September 15, 2021 | 5-minute read (911 words)
Approximately 3 million Americans leave their jobs each month in pursuit of something better, with 31% of employees leaving within the first six months. Furthermore, according to a Work Institute Retention Report, replacing a worker might cost up to 33% of their yearly income. Employers should be concerned about these figures.
With low unemployment and high attrition rates, finding strong people is becoming increasingly tough, and keeping them on board is even more difficult. As a result, it's critical that HR managers and department heads do everything possible to help retain their top performers.
The capacity to retain your staff should be a key sign of your company's health. So, how can you keep great team members for decades? Take a look at these 10 staff retention tactics:
Hiring the right individual for the appropriate position is the first step in keeping your finest employees. Recruiters must go through all stages of the recruitment life cycle, including workforce planning and preparation, sourcing, screening, interviewing and selecting, hiring and onboarding, to ensure that the hired candidates are qualified enough to make effective contributions to your company in the long run.
Employ the correct workers
Salary is the top reason for employees leaving employment, according to a Glassdoor study of individuals in recruiting, HR and hiring. Career progression possibilities, perks and location are the next most-common reasons. As a result, it's critical that you offer competitive wage packages, especially in a tight labor market. A healthy compensation package includes bonuses, health benefits, retirement plans and paid time off in addition to a competitive salary.
Provide employees with a decent salary
From the beginning, every new employee should be set up for success. “Effective onboarding can make or destroy a new recruit," says Whirling Chief founder and lead consultant Sesil Pir. New hires should learn not just about the work, but also about your business culture and how they can contribute and grow throughout the onboarding process. As a result, make your employee onboarding program simple and well-organized, and start it before they arrive on day one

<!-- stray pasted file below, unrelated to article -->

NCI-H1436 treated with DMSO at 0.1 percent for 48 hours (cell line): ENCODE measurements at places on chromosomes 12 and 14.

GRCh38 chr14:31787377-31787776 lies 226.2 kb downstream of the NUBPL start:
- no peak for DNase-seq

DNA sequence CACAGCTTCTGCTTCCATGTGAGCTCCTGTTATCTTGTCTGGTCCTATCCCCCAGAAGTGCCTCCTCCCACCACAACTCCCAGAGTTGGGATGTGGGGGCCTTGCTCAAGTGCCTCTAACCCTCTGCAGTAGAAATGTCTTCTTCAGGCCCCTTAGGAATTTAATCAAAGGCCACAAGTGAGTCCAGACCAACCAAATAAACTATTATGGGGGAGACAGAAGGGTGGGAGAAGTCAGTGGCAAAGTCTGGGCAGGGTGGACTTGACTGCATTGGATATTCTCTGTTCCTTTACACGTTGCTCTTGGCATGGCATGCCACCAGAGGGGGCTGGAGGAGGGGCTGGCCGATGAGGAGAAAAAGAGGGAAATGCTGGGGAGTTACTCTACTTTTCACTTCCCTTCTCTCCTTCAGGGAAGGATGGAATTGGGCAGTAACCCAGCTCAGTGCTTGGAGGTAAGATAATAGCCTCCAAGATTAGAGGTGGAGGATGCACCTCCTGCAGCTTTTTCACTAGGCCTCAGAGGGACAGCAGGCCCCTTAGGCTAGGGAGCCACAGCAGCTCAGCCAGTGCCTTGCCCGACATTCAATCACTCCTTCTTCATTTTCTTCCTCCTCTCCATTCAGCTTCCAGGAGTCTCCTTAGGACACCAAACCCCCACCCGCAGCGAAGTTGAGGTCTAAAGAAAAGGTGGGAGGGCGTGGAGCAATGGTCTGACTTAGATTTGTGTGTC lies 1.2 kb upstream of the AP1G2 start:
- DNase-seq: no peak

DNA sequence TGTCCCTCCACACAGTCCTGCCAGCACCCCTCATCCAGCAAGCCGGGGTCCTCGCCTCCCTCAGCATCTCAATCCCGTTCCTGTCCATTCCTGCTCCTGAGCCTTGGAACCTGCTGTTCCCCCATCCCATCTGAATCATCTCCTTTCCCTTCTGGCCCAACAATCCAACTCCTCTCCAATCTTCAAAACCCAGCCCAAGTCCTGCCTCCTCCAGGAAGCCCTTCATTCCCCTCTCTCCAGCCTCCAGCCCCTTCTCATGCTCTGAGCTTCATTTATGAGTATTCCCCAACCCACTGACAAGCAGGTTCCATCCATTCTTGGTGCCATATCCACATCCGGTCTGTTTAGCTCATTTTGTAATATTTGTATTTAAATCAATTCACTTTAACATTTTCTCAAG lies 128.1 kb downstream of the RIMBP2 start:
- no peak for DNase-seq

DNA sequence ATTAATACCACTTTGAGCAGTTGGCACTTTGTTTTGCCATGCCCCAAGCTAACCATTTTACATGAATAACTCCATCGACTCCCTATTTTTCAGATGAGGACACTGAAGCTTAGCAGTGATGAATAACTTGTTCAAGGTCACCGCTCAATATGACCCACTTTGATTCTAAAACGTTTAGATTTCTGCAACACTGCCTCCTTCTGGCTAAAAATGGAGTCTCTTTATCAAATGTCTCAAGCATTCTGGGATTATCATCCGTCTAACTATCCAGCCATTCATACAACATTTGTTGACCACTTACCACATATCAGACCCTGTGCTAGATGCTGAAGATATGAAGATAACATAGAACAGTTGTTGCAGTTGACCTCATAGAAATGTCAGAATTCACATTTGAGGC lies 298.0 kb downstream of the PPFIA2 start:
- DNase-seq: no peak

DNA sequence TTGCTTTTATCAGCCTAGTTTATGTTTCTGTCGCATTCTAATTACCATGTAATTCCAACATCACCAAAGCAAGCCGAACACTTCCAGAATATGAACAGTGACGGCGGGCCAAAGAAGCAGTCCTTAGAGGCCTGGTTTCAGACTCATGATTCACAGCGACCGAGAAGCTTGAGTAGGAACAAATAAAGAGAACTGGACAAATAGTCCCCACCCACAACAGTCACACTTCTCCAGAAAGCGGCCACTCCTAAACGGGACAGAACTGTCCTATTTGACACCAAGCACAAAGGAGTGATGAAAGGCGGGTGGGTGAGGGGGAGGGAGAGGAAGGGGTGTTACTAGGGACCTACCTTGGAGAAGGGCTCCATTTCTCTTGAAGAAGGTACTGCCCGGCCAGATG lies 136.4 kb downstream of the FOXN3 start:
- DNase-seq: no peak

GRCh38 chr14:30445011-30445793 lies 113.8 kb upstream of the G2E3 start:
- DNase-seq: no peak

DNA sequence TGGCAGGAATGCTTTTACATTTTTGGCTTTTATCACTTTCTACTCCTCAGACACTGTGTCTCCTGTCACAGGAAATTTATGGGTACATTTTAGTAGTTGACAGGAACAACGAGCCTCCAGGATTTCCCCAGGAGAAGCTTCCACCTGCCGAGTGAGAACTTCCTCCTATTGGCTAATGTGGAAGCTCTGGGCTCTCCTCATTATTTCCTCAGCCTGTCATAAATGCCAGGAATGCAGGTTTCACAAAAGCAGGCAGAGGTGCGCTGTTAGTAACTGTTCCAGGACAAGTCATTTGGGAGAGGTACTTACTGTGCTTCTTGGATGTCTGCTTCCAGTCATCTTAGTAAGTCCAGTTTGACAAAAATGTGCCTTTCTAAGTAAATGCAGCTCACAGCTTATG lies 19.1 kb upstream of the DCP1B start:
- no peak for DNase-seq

Ensure a simple onboarding process
Employee retention may be improved by always keeping the lines of communication open. Employees get a sense of belonging when they believe they can approach their supervisors with questions, suggestions and concerns.
Their supervisors, on the other hand, should be honest and transparent with them about the performance improvements they need to make. As a result, instead of waiting for yearly review sessions to bring up concerns, they should contact their direct reports on a regular basis and address their performance issues.
Keep lines of communication open
Work-life balance is becoming increasingly valued by employees. You must recognize that your employees have a life outside of work, and if you continue to urge them to come in early and/or work late, they will eventually search for a job elsewhere.
If you provide your workers remote work alternatives and flexible work schedules, you may discover that they are pleased and more productive, and that their work and personal commitments are less conflicted. However, to minimize misunderstandings and misuse, clearly outline the rules of these flexible employment arrangements.
Provide a healthy work-life balance
Look at your present workers first when hiring for a new role. Examine the internal environment to determine if there are any existing team members who would be a good fit for the new job and could help you go to the next level. Make sure that all employees are aware of the internal opportunities and that they have the opportunity to apply if they are interested.
Provide opportunities for growth
Giving clear guidelines and providing enough space to accomplish what they need to do while providing feedback is often the best method to manage your staff. Employees are more likely to depart if they believe they are not trusted.
Many businesses have a slew of rules and restrictions in place because they are concerned about a loss in productivity. Yet individuals are frequently most productive when they are relaxed and given the freedom to complete tasks in their own way.
Resist the need to micromanage
Every person wishes to be recognised for their efforts. Make it a point to thank your direct reports for going above and above, whether with a gift card, an additional day off or a note of appreciation. You may also create a formal incentive structure to encourage creativity and outstanding ideas.
Create a system of rewards and recognition
Your top employees are already excellent at what they do, but they want to improve their abilities even further. Make professional development and advancement a priority in your organization, since this will encourage top employees to stay longer.
To link senior-level executives with your best achievers, you may implement a learning management system or create a mentoring programme. You'll end up developing a pool of prospective future leaders from within your business, in addition to contributing to a healthy culture.
Provide opportunities for professional development
Exit interviews provide you with important (and sometimes actionable) information about what your firm is doing well and where it needs to improve. Employees depart for a variety of reasons. Take the input seriously and use it to keep the remaining employees since, if done correctly, these sessions may be a valuable source of information about your company's health and well-being. Remember, you'll only get such candid criticism from your present staff on rare occasions.
Exit interviews should be taken seriously